This month I’ve decided to take a crucial side trip into an area that is extremely useful for discovering exactly how you sound to both yourself and your respective audience. What it is you ask? The answer is the art of recording. The importance of this to your self-discovery cannot be overstated.
Before the emergence of the good old two-track cassette reel-to-reel tape recorder there were all kinds of hassles involved in making any type of multi-track recording. Most of us were challenged in this department because at the time a standard consumer quality two-track tape deck was quite expensive – fetching even more money than a good Gibson or Fender electric guitar.
Fortunately, things are much different today – you can now create decent recordings of yourself, even on a budget. Several of the most important tools you should own in this day and age of high quality, bang-forthe- buck multi-track digital recorders are a few decent quality microphones, such as the Shure SM 57 and the Sennheiser e609 S Silver model. Both are dynamic mics, ideal for close mic’ing an amp’s speaker. You will also want a decent condenser microphone for distant mic’ing, such as the Audio-Technica AT4040. The Shure and Sennheiser should cost approximately $89 to $110, while the condenser mic can be found for around $300.
So why are we talking about microphones? I’ll admit that I got into recording very late in the game – I should have had a simple four-track machine 20 years earlier than I did. However, this turned out to be a blessing in disguise. When I finally stumbled into multi-track recording, I first tried to capture myself as I truly sounded. I had a unique opportunity to review microphones beforehand, so I took my time in listening to about 20 different models of both dynamic and condenser mics, and then chose the models that sounded the best to my ear – in other words “like me.” This early multimicrophone experiment was the critical glue that eventually led me to discover that everything matters in the reproduction of what we refer to as sound. Chances are if I hadn’t done such extensive listening I wouldn’t be writing this column now.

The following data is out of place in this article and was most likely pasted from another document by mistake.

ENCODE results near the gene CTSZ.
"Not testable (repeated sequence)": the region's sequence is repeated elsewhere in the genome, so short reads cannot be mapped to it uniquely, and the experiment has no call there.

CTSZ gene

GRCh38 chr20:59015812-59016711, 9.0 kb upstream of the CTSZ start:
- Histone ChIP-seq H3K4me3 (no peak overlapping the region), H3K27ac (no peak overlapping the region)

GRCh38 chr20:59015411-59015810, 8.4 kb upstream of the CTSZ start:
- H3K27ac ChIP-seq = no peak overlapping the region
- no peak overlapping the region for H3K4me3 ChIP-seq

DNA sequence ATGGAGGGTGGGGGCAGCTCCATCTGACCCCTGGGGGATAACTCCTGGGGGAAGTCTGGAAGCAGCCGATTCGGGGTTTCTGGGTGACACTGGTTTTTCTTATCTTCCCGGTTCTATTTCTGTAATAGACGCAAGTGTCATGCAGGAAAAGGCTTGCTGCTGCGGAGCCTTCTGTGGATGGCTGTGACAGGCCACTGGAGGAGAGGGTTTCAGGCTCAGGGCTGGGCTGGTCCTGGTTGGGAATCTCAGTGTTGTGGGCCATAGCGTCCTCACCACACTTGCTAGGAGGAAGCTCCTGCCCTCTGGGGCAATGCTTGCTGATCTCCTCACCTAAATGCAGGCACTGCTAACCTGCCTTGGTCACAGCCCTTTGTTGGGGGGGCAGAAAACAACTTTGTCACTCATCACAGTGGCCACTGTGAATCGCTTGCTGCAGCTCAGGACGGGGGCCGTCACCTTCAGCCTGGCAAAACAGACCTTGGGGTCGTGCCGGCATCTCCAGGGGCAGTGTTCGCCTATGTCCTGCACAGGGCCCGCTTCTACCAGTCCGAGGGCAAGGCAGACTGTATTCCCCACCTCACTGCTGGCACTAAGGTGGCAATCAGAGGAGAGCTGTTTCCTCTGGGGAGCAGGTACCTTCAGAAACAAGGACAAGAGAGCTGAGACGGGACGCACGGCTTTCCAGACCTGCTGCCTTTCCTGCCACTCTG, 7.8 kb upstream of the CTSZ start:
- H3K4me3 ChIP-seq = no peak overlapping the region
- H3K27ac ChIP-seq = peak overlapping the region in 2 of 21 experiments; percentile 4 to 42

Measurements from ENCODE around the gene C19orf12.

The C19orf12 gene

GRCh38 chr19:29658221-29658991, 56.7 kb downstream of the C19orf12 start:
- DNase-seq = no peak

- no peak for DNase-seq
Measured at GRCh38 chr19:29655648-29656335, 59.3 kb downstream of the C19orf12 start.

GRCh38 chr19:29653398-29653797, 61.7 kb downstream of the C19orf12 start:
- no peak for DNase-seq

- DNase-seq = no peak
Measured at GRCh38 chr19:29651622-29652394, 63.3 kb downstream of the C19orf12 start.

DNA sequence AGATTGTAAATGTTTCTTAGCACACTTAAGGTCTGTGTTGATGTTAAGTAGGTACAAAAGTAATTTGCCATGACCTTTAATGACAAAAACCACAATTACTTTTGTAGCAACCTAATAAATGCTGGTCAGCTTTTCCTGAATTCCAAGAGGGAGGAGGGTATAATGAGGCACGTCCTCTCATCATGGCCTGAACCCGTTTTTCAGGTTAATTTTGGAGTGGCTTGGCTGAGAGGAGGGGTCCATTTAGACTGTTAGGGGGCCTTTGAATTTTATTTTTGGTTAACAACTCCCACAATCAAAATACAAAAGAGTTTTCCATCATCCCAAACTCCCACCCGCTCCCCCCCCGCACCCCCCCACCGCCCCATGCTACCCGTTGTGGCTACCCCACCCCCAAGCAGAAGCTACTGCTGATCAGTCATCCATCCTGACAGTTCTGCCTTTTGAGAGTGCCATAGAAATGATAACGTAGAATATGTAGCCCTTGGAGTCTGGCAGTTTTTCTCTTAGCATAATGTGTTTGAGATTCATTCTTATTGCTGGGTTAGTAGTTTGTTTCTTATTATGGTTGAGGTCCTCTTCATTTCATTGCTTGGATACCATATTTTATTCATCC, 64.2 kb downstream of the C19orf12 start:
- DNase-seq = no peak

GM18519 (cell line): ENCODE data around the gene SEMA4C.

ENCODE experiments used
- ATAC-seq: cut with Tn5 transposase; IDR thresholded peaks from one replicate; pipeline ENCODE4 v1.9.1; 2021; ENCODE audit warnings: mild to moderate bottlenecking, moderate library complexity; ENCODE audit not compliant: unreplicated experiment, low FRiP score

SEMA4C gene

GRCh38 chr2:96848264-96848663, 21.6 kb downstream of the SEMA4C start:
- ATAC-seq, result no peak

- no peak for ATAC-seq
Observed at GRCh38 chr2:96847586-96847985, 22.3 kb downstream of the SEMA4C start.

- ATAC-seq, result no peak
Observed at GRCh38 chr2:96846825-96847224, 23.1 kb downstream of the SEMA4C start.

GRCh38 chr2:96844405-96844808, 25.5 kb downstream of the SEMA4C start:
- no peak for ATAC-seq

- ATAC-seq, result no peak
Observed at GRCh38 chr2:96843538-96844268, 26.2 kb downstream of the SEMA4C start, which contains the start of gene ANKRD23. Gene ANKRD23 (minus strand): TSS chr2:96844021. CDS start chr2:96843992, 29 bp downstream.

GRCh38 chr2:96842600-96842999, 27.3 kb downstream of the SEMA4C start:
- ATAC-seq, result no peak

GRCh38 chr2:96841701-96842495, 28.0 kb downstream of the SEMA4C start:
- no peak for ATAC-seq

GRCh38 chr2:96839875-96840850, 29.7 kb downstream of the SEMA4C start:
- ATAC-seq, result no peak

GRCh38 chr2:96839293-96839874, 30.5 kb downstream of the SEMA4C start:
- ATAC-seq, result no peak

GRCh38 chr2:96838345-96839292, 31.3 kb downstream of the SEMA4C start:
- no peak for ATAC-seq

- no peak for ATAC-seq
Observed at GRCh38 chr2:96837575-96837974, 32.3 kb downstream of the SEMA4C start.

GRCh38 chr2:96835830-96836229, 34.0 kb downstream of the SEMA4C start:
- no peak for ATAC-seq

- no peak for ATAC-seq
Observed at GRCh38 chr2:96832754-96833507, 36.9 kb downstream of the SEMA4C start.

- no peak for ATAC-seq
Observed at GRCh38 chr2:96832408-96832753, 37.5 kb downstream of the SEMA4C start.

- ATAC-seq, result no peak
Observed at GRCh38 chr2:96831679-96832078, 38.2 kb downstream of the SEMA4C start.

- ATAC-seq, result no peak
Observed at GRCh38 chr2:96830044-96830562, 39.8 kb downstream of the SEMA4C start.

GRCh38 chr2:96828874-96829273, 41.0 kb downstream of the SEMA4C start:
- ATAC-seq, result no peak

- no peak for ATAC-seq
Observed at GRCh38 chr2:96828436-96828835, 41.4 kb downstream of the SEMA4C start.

Your objective should be to simply observe what happens any time the signal chain gets altered, and it just so happens that the very best way to find out how these alterations change the soundscape is to record them and then compare the differences side-by-side. There are huge benefits on many levels to trying this. First, you’ll get an honest glimpse at how you sound at that moment. And second, you’ll be able to experiment to your heart’s content until you tweak everything to where it sounds how you want it to sound.
There are two basic components I want to concentrate on right here: tone and style. The second component – style – is the direct result of the first element – tone.
These two components will co-exist and flow into each other as long as you pay attention to how your playing evolves from any tonal changes that have been made to your signal path.
Let’s use a simple fuzz pedal as an example. There are a ton of fuzz boxes on the market today and they all have their own sound to offer. However, all of them will severely affect how you play the guitar, partly as a result of their sound, but more importantly in the way the pedal feels. Have you ever noticed that some players sound incredible playing a particular model of fuzz, while others will sound quite bad using the very same fuzz?
This is one of those things that may take some time, on a few levels. There is generally a learning curve where your mind will have to completely surrender to and accept the given effect in order to properly adapt your fingers and touch for getting the optimal results with any given fuzz pedal. Remember, touch includes your picking hand, too.
This is just one example of how you can use the technique of recording yourself to see whether something really works for you or not. Any way you look at it, this technique will immensely increase your ability to weed out any component that isn’t “you,” while at the same time giving you ample opportunities to find the things you need to create your own personal stamp. The key issue here is to be open-minded and flexible, as you can never know what will give you what you’re looking for. But most importantly, have fun experimenting.
Dean Farley is the chief designer of "Snake Oil Brand Strings" (www.sobstrings.net
) and has had a profound influence on the trends in the strings of today